socal074[1] Afterwards, we hit a couple more rides and got our picture with Marge & Homer. Before we left on vacation, I had the idea to get a picture with L’ on one side, Marge on the other, and me in the middle receiving a kiss on the cheek from each of them. Lacking the guts to actually set it up, L’ stepped up to the plate and asked Marge & Homer. Marge actually did it and L’ was ready, only the camera guy didn’t take the picture. Then Homer played along and looked upset, turned his back to which Marge consoled him. He then kissed her hand and made up. It was very cute and in the end we just got a picture of the four of us.

The studio tour tram ride was neat, but I recall it being better when I was there as a wee-one.  Now the tour feels much more like an amusement park attraction than an actual visit to a movie studio.  The only thing really movie related was seeing the set from Back to the Future and (my favorite show) Desperate Housewives.   There was a cool set of an airplane crash, but other than the sets, there was very little movie related.   L’ and I agreed that the place is fun as an adult but really magical as a kid.

After hitting the remaining attractions of interest, it was dark and we were getting hungry so we hit a restaurant adjacent to the park.  Since we had a somewhat early dinner, it was still early enough that we made a go of getting to the Griffith Observatory.  It was then that we got stuck in the infamous LA traffic. It turned out that the park the observatory is located in was home to a light show and there were tons of cars going there. We call the Observatory to find out what the deal was and were surprised when an actual person picked up. The guy was awesome and we described where we were and the traffic backup, to which he looked on a map and gave us complete directions to sidestep the jam and we make it to the Observatory. The museum there (famous for being in the movie "Rebel Without a Cause") was small but informative and the views of the city were great. From here, we headed home and went to sleep.


The full photo album is here:

We had been discussing taking a short vacation for awhile and finally on Saturday sorted out the details. After living in California for 10 years, I was finally off to visit our neighbors to the south- we were heading to L.A. We left Monday in the early evening to drive most of the way at night (since I-5 is an efficient, yet boring road). We made it past Bakersfield and were within about an hour of our destination by the time we grabbed a hotel for the night.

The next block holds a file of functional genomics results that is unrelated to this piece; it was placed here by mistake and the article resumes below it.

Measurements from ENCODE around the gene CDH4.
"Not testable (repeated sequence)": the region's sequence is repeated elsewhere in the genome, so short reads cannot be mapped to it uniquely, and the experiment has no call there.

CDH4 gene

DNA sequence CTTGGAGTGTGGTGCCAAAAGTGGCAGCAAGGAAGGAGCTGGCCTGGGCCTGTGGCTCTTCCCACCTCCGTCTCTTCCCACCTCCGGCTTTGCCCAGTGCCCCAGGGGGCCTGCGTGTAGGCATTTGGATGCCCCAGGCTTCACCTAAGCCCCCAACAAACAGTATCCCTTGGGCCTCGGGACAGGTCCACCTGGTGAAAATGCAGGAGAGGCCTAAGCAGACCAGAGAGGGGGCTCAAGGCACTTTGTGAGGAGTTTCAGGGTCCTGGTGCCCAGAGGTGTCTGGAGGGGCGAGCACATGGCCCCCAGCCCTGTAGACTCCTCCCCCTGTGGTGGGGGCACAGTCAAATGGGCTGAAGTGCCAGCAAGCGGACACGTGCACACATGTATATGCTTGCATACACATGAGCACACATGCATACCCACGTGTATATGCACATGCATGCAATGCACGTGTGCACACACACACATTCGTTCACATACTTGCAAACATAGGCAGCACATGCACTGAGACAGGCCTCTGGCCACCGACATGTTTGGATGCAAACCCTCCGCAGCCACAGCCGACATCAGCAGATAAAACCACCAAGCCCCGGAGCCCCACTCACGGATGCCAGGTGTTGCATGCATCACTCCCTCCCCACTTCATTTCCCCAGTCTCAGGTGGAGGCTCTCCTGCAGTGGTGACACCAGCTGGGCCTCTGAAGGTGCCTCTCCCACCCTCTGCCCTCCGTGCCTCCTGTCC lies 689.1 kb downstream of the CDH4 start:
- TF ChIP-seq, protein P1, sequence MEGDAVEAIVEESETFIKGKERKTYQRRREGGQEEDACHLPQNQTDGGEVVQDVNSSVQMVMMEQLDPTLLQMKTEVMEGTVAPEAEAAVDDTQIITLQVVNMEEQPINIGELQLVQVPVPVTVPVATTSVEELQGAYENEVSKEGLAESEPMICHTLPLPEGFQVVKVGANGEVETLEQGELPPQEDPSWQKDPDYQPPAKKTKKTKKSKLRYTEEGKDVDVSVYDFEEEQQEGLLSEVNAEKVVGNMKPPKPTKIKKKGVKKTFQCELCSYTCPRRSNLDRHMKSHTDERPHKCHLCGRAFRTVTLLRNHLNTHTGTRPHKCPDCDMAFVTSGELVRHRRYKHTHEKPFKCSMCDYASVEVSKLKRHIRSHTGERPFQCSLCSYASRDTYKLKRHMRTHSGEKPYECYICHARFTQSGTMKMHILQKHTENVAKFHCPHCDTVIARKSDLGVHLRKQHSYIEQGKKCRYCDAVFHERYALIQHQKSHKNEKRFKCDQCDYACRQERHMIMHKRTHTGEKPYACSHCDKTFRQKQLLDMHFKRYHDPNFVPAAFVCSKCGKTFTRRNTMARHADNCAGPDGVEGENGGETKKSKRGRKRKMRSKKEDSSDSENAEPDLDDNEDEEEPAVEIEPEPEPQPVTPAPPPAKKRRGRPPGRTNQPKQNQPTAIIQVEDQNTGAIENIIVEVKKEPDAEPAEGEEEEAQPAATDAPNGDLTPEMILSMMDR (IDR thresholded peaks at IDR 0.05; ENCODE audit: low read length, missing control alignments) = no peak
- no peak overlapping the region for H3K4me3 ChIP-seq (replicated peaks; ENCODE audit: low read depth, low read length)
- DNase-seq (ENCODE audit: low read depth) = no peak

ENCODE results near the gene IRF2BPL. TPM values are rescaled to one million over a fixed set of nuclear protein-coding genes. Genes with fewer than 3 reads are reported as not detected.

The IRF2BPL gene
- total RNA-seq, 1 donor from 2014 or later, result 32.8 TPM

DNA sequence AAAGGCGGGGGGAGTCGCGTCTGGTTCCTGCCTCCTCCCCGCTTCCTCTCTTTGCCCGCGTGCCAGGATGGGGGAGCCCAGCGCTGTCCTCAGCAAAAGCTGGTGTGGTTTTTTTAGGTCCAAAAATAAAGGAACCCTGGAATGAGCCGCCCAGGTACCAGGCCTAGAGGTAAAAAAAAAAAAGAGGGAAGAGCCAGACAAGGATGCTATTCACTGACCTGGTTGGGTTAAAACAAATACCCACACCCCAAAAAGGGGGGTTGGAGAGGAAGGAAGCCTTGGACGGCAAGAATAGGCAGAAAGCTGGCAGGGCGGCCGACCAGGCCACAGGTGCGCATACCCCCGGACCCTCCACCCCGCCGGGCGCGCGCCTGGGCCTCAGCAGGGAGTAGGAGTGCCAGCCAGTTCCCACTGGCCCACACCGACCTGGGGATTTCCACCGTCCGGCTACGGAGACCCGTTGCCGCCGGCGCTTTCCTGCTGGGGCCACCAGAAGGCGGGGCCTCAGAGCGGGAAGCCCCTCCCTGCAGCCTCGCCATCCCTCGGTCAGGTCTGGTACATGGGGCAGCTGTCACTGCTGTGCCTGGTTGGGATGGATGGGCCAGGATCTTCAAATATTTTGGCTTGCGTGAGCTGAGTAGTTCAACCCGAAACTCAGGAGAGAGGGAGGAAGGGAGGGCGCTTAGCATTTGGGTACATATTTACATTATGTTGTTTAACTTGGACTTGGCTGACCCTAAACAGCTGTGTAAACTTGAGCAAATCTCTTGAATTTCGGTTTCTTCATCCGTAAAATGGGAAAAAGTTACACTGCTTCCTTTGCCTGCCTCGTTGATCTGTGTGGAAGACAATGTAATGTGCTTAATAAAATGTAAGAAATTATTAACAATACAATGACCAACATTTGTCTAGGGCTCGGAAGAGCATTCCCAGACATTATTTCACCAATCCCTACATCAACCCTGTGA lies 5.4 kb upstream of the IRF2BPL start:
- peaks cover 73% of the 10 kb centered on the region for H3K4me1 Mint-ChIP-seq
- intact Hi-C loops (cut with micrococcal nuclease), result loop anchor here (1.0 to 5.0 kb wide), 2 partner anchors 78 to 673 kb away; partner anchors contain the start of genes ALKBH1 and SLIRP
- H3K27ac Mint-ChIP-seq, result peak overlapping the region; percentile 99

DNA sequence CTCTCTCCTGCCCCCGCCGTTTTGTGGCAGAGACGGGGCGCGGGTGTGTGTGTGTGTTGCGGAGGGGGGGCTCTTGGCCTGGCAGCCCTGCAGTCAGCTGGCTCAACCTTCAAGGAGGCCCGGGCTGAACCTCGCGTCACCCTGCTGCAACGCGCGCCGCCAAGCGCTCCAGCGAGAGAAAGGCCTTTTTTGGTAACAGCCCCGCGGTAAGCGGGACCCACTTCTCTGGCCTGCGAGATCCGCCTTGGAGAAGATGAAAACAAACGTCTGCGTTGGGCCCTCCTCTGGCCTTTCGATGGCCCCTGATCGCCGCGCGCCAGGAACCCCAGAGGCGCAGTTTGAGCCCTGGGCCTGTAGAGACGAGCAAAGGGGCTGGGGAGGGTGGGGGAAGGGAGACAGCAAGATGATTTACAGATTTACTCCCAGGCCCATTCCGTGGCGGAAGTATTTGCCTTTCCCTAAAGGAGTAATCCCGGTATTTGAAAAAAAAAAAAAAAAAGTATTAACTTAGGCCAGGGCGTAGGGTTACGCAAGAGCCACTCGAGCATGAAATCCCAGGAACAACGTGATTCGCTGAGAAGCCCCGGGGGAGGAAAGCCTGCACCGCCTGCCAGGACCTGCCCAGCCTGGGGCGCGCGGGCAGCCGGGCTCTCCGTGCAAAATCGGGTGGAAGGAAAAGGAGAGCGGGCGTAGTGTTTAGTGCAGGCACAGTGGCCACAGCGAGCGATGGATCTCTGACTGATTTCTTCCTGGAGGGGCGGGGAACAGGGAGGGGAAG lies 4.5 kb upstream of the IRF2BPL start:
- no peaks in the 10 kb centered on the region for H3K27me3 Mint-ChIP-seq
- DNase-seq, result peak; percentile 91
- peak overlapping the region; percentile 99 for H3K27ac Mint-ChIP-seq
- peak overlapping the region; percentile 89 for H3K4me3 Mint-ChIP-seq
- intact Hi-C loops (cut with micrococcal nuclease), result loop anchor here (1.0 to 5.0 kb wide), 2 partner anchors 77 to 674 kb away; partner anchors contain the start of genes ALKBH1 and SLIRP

Waking up on Tuesday, we enjoyed our included breakfast at the hotel. While watching the news, we hear that the Grapevine is snowed in and that I-5 is closed. (The Grapevine is the name for the mountain pass that we need to go through to get to L.A.). Fortunately as we finish breakfast, the news reports that the road is open and we decide to just go for it. We luck out in that there is no traffic and a scenic snow dusting on the ground makes for a pretty drive.



We arrive at the Getty Center around 10:30am and are surprised how crowded it is. I’ve been wanting to go to the Getty for awhile. The architecture is interesting as is the art collection. It’s a lot bigger than I was expecting and we spend most of the day there. Mr. socal021[1]Getty made his money in the oil business and then died and left his estate to from the center. It’s now one of the richest art institutions in the world with several billion dollars in endowment. As my dad would say "you can do a lot on an unlimited budget". There aren’t that many superstar paintings, but it certainly is a worthy museum.


L’ connects with her friends that we’re staying with and we plan to meet for dinner. We get to the deli early which allows us to get some items at the nearby store. It was nice to finally talk with L”s friend and to meet her husband & kids who did not attend the wedding. We’re beat by the time dinner finishes and follow them back home to get some rest for the big day that follows.


The full photo album is here: